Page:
(aka Ask Me How I Really Feel About Misogyny in Fiction)
The Killing Joke, written by Alan Moore and illustrated by Brian Bolland, was a poignant reminder of how much horror has changed since The Killing Joke was released in 1988 and how much horror still needs to change.
If you’ve never heard of “fridging,” it’s not a new concept. Basically, it involves killing or severely harming a female character in order to propel a male protagonist through his own storyline.
In the case of The Killing Joke, Barbara Gordon is fridged to propel Batman into the main plot of the story. But not only is she fridged (as if that isn’t bad enough), but she’s sexually assaulted to boot.
The women in this comic are accessories to the men. The Joker’s wife is fridged to propel him into his life of crime. She’s not even given a name. She’s little more than a walking uterus. Barbara Gordon (also revealed as Batgirl in other comics) is shot in the spine before the Joker undresses her, takes pictures of her, and then uses those pictures to torment her father, Commissioner Gordon.
When Barbara wakes up in the hospital, her outrage isn’t even at what’s been done to her. She’s concerned about her father—as any daughter would be—but there’s no moment of anger at the Joker for what’s been done to her. She never has her moment of vengeance. She’s never empowered within her own being to take back control of her body that has been violated in more ways than one.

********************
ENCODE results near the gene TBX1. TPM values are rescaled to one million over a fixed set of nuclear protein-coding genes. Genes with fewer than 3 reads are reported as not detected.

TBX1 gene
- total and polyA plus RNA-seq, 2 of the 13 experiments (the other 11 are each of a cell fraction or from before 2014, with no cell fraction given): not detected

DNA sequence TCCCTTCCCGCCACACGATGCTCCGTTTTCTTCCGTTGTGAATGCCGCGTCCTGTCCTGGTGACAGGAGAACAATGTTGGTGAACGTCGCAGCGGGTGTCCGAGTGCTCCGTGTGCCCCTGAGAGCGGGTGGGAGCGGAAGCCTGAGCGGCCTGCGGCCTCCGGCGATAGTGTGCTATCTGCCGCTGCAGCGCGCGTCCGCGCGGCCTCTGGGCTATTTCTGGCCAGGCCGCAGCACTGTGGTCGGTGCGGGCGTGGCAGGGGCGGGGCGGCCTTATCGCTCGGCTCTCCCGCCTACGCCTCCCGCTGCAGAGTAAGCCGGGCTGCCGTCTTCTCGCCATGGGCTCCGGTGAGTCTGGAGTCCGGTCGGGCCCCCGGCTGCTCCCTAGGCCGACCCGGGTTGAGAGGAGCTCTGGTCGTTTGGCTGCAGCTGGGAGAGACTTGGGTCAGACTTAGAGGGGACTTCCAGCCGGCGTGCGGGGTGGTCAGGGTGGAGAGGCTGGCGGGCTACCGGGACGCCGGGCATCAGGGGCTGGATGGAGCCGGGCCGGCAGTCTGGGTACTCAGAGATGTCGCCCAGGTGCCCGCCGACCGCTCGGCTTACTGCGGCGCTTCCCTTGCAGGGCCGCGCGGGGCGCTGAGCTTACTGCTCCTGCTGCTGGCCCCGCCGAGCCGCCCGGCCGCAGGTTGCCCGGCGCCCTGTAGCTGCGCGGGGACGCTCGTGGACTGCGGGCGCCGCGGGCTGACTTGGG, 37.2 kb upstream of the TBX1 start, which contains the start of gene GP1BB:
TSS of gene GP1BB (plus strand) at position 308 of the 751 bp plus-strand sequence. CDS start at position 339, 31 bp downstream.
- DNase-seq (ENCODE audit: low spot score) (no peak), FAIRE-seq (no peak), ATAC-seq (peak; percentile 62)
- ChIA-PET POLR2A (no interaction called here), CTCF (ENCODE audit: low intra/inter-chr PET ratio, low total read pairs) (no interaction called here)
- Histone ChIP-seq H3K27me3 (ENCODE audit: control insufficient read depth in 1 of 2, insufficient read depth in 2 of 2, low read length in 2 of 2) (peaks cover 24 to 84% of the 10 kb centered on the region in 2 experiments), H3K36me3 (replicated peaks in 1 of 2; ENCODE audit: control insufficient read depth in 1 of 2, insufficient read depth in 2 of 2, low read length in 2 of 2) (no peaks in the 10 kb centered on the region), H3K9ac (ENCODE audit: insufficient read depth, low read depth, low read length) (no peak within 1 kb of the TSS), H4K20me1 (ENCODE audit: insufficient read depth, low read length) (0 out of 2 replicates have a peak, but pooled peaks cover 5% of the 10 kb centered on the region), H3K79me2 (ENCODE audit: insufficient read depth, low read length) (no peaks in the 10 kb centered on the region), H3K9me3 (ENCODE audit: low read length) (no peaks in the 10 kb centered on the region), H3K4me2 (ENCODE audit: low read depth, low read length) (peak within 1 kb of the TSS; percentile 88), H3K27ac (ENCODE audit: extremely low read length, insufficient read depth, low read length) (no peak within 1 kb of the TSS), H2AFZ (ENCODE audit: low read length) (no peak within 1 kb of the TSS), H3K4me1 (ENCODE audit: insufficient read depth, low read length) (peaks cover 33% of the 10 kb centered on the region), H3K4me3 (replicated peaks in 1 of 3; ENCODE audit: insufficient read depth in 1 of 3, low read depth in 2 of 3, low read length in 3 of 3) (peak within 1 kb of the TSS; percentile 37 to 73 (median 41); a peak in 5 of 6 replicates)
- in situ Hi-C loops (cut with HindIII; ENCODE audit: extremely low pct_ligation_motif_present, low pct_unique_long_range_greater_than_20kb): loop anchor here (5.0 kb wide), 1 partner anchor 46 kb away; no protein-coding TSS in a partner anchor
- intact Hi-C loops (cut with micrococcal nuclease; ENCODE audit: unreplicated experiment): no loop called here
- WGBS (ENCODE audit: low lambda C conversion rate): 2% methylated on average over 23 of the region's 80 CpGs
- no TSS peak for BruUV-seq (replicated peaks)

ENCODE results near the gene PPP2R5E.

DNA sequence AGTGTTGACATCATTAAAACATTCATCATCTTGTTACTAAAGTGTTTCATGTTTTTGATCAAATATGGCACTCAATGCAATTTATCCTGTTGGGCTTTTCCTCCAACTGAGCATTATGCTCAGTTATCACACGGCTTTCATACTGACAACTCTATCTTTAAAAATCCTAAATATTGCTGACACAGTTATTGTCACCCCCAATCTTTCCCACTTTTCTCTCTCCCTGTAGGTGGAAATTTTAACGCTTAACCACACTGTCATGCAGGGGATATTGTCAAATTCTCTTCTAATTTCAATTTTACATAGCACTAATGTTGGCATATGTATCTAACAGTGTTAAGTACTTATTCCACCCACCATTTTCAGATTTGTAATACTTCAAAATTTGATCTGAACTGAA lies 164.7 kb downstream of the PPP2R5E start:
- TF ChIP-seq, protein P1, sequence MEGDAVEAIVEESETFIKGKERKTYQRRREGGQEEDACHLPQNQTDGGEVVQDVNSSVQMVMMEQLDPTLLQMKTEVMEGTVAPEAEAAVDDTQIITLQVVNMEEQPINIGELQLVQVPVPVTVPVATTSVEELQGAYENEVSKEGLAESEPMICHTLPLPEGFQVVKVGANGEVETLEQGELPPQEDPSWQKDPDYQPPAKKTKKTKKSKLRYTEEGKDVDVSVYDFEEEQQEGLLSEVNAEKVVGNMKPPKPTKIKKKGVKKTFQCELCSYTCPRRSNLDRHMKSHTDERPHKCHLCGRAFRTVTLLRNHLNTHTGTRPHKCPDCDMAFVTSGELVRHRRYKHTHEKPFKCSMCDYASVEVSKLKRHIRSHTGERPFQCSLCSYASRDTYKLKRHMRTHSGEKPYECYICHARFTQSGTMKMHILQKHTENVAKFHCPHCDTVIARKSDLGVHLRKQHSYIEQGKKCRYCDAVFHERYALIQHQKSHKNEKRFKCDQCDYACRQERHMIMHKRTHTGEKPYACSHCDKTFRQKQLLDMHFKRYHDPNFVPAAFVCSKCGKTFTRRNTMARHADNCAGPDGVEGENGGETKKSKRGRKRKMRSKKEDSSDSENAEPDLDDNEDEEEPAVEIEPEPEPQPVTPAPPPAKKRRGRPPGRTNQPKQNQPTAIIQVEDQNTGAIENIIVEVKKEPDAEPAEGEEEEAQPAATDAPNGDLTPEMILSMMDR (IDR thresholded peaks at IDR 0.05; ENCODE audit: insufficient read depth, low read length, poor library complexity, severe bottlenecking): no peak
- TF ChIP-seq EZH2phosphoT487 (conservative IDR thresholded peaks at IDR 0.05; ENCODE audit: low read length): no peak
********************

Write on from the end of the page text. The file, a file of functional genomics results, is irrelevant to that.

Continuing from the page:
Instead, Barbara gets Batman. I mean, granted, Batman at your bedside isn’t the most terrible thing in the world, but Barbara is no delicate flower. We the readers know this. But it seems that the other characters in Gotham, the writers, illustrators, and even Barbara herself, have forgotten her strength.
Fridging is quite simply lazy writing.
It’s the easy way out when you don’t know how to propel a plot line forward. And it’s the glorification of sexual assault and violence against women.
At least in the years since The Killing Joke was published, there has been some kind of pushback against this kind of plot device. More women are writing and publishing horror than ever before. And more women are speaking up about the misogynistic treatment of women as a masturbatory writing exercise thinly veiled as literature. If you’re a writer who relies on this kind of cheap trick to get your lazy-ass heroes out of their fancy beds then you need to learn how to plot.
Until you do, don’t expect me to buy your books.